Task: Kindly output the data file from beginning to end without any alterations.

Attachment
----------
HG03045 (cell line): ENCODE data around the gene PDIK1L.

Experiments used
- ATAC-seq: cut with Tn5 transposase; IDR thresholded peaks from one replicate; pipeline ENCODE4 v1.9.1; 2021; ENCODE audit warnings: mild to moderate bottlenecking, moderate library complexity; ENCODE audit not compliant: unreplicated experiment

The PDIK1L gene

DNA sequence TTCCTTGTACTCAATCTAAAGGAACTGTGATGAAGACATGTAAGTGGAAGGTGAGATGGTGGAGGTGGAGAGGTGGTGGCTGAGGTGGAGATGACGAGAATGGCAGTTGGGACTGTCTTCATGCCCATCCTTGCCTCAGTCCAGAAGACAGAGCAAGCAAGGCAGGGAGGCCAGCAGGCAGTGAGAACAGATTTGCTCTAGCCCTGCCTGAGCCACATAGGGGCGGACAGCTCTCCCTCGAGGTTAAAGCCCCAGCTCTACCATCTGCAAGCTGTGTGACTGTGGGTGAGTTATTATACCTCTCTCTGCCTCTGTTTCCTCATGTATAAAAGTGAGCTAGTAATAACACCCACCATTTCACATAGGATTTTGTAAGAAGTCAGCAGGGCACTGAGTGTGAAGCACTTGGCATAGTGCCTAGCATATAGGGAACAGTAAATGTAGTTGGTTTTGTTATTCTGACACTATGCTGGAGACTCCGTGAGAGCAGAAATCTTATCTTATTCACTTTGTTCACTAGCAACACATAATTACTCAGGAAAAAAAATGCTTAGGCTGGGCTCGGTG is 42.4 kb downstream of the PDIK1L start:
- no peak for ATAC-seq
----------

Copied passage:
HG03045 (cell line): ENCODE data around the gene PDIK1L.

Experiments used
- ATAC-seq: cut with Tn5 transposase; IDR thresholded peaks from one replicate; pipeline ENCODE4 v1.9.1; 2021; ENCODE audit warnings: mild to moderate bottlenecking, moderate library complexity; ENCODE audit not compliant: unreplicated experiment

The PDIK1L gene

DNA sequence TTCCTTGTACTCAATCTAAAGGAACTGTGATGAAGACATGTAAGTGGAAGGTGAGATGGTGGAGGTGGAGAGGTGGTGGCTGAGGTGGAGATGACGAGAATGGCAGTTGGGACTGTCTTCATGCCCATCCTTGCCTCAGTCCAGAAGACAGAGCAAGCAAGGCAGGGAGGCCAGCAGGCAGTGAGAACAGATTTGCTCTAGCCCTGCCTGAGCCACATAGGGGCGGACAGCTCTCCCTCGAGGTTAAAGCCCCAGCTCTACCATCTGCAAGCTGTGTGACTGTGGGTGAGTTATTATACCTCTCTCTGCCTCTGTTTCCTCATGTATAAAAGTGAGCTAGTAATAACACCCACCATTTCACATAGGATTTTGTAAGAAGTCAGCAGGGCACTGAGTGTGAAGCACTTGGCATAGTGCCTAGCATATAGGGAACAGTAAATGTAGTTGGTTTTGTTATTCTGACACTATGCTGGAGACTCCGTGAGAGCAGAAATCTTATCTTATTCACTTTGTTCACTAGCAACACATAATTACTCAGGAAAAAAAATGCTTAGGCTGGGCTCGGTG is 42.4 kb downstream of the PDIK1L start:
- no peak for ATAC-seq